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##\frac{dy}{dx}=4y^2-y##

##\frac{dx}{dy}=\frac{1}{4y^2-y}=\frac{1}{y\left(4y-1\right)}=\frac{4}{4y-1}-\frac{1}{y}##

##\int _{ }^{ }\frac{dx}{dy}dy=\int _{ }^{ }\frac{4}{4y-1}dy-\int _{ }^{ }\frac{1}{y}dy##

##x=\ln \left(\left|4y-1\right|\right)-\ln \left(\left|y\right|\right)+c##

Substituting in ##y=1## and ##x=0##, we can find ##c##:

##x=\ln \left(\left|4y-1\right|\right)-\ln \left(\left|y\right|\right)+c##

##0=\ln \left(3\right)+c,\ c=-\ln \left(3\right)##

##x=\ln \left(\left|4y-1\right|\right)-\ln \left(\left|y\right|\right)-\ln \left(3\right)##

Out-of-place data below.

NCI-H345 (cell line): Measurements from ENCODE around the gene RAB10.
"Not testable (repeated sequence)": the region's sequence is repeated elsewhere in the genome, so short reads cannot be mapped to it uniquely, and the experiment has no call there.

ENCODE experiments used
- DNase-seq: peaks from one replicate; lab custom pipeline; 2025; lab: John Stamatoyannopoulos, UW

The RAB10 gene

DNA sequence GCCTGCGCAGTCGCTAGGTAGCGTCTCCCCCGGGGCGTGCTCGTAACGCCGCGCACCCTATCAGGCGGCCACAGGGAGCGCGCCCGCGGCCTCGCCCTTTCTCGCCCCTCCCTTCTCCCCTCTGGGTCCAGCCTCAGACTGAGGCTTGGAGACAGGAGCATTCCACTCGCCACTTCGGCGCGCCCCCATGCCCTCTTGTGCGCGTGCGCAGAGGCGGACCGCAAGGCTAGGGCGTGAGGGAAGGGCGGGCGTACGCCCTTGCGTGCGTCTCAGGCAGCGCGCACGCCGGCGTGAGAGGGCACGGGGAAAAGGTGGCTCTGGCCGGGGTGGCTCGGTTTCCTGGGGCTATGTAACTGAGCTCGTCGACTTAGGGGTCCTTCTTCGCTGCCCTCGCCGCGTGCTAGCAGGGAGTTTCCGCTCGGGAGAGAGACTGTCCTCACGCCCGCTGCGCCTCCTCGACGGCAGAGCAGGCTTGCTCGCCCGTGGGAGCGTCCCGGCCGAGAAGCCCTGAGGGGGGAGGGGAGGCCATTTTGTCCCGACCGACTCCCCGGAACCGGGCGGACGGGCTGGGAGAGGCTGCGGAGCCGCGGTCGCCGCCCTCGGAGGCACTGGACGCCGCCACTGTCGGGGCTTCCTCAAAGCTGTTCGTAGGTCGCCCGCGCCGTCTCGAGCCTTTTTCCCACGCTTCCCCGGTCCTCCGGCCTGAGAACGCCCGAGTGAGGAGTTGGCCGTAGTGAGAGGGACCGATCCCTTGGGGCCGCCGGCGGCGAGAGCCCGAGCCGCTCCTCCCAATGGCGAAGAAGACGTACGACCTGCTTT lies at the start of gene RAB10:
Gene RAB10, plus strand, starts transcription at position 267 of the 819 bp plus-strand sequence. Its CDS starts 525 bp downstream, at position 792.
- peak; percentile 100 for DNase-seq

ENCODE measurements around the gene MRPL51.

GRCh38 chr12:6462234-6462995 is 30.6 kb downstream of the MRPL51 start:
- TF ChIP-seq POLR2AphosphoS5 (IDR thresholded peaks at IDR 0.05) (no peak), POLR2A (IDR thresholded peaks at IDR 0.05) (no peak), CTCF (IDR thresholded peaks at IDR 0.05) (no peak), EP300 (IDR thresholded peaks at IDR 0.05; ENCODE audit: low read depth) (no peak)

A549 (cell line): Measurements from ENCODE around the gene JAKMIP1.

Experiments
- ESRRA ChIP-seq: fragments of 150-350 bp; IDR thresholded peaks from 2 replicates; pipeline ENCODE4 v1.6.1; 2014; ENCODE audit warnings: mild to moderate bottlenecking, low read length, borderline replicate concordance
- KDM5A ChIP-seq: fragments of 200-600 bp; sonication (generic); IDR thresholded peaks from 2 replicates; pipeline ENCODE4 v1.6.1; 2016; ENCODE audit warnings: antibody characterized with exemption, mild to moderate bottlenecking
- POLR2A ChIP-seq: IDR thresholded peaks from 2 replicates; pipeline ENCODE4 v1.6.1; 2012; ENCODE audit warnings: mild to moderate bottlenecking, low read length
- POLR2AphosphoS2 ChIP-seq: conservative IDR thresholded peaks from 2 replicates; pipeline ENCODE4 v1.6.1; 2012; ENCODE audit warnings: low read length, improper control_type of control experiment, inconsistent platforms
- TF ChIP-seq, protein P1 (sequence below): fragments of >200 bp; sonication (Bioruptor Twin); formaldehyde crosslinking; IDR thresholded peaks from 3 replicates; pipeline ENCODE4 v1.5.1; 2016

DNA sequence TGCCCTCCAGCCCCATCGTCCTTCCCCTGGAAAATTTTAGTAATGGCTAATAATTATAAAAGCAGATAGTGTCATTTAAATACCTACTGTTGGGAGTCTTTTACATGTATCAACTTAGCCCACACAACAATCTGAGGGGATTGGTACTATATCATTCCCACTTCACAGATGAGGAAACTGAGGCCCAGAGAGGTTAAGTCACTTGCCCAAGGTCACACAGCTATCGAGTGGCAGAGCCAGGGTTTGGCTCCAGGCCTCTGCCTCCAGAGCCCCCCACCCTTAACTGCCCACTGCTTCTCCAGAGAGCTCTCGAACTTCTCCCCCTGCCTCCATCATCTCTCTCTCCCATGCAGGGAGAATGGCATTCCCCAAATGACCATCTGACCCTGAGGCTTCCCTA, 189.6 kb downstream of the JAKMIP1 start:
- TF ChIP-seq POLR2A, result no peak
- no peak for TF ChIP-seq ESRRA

##x=\ln \left(\frac{\left|4y-1\right|}{3\left|y\right|}\right)##

##3e^x=\left|4-\frac{1}{y}\right|##

##4-\frac{1}{y}=-3e^x,4-\frac{1}{y}=3e^x##

Because we know that ##y## has to equal postive ##1## when ##x## equals ##0##;

##4-1=-3e^0,\ 4-1=3e^0##

##3=-3,\ 3=3##

As the first statement is false, the second one must be true.

##∴4-\frac{1}{y}=3e^x##

##\frac{1}{y}=4-3e^x##

##y=\frac{1}{4-3e^x}##.

So as you can see it's relatively simple to solve a differential equation of the form ##\frac{dy}{dx}=f\left(y\right)##, but I'm wondering if it would be possible to solve one in the form of ##\frac{d^2y}{dx^2}=f\left(y\right)##. I've tried looking it up online but I haven't been able to find anything useful.